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How to Change Your Medical Specialty Late in the Game

Choosing a specialty is one of the most challenging aspects of medical school. While it’s not an irreversible decision and many people do change their specialties after matching, the process in doing so can be complicated and is best avoided. Nevertheless, if you realize that your path through medical school is leading you to a different area in medicine than the one you had initially been considering, these tips can help you sort through the logistics of making the switch and readying your application.

How to Change Your Specialty in Med School

1. Use your electives

If you are considering a different path in medicine from the one you had been pursuing, electives are a great opportunity to explore different medical specialties. Furthermore, if you are applying into a specialty that did not represent a core rotation during your clerkship year, it can be exceedingly challenging to successfully match without having done an elective.

Quite simply, it’s difficult to develop a compelling reason why you want to pursue a career in an area in which you have had no experience.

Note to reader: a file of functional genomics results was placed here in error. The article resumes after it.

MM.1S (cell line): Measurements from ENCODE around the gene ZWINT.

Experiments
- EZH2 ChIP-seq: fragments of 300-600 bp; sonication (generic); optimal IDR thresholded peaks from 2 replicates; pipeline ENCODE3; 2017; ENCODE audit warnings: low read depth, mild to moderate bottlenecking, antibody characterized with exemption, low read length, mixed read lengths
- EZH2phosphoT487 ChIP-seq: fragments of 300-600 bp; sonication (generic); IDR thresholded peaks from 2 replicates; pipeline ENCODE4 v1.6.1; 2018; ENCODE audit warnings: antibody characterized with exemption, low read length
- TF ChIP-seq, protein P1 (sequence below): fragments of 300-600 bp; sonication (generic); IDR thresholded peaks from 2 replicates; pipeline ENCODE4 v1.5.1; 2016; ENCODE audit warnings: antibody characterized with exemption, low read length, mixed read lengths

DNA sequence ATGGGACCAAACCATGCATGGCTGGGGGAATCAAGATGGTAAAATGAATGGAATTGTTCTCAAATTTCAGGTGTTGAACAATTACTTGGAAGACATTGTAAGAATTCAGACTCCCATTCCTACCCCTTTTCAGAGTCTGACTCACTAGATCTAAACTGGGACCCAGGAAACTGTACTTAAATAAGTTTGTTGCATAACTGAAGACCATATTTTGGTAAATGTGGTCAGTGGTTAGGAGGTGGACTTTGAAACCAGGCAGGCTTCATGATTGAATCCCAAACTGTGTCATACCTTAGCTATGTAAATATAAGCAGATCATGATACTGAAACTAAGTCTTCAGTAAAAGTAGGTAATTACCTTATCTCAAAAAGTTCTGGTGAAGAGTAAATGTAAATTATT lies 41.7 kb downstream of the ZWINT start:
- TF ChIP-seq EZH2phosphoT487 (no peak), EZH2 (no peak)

Finally, you want to have as much information as possible if you make the decision to change your residency trajectory and electives are a great way to do so.

2. Prepare your residency application

Much of your residency application will be the same regardless of the specialty into which you are applying. Specifically, you can still list the same activities in which you were involved during your first and second year, even if they were more germane to a different area in medicine.

For example, if you were thinking about applying into ophthalmology as a first year and participated in community vision screenings, you are still encouraged to include that engagement on your application even though you have now found your calling in anesthesiology.